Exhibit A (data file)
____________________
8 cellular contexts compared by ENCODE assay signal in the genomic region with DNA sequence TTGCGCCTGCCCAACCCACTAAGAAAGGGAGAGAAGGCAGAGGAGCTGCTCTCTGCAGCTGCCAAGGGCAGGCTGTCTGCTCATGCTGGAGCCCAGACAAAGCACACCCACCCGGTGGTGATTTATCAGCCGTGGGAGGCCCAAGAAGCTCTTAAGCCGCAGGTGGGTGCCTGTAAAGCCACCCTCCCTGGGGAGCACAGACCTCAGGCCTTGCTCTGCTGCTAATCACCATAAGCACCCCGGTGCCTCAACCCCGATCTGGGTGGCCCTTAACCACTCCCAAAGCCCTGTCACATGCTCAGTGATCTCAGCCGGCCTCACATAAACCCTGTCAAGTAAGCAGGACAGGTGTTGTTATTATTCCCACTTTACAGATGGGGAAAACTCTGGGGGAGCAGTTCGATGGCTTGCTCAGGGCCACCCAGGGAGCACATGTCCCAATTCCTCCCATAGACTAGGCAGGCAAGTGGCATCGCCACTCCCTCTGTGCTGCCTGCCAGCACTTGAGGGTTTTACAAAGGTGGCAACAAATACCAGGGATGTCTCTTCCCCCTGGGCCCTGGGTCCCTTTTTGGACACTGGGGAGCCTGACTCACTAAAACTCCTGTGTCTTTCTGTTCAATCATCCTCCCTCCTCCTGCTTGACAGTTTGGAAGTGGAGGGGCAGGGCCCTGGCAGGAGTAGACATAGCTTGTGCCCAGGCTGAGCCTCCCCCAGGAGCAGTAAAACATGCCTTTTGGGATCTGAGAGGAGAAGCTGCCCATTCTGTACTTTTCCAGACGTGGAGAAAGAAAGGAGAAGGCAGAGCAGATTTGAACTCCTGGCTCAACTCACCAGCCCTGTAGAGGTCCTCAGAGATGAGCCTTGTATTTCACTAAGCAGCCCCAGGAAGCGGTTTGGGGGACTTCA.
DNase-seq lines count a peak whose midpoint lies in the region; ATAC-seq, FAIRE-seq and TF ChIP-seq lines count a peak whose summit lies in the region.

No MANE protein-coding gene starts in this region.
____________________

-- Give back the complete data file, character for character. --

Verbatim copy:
8 cellular contexts compared by ENCODE assay signal in the genomic region with DNA sequence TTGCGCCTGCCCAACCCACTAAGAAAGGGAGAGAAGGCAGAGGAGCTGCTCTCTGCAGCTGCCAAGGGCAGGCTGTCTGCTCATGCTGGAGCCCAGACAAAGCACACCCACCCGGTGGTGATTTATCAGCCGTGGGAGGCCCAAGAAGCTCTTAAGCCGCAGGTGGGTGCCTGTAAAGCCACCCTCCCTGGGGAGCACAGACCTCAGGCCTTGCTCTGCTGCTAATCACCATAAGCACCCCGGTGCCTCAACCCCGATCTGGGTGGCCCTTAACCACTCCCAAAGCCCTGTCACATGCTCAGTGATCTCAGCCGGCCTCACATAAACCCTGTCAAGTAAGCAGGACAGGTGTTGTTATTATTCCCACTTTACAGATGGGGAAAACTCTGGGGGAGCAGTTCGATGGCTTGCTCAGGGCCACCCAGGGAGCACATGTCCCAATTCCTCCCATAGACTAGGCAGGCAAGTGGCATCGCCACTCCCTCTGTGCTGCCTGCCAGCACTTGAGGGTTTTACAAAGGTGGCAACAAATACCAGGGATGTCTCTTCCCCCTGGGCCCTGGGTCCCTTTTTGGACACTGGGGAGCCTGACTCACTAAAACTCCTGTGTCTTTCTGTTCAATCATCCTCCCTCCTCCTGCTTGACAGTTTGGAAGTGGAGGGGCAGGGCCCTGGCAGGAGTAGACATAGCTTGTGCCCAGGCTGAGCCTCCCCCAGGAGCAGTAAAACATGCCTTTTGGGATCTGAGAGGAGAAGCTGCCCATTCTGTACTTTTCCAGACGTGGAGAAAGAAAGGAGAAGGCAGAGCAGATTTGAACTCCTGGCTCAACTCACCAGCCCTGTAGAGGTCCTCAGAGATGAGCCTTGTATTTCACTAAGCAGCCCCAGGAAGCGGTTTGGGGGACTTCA.
DNase-seq lines count a peak whose midpoint lies in the region; ATAC-seq, FAIRE-seq and TF ChIP-seq lines count a peak whose summit lies in the region.

No MANE protein-coding gene starts in this region.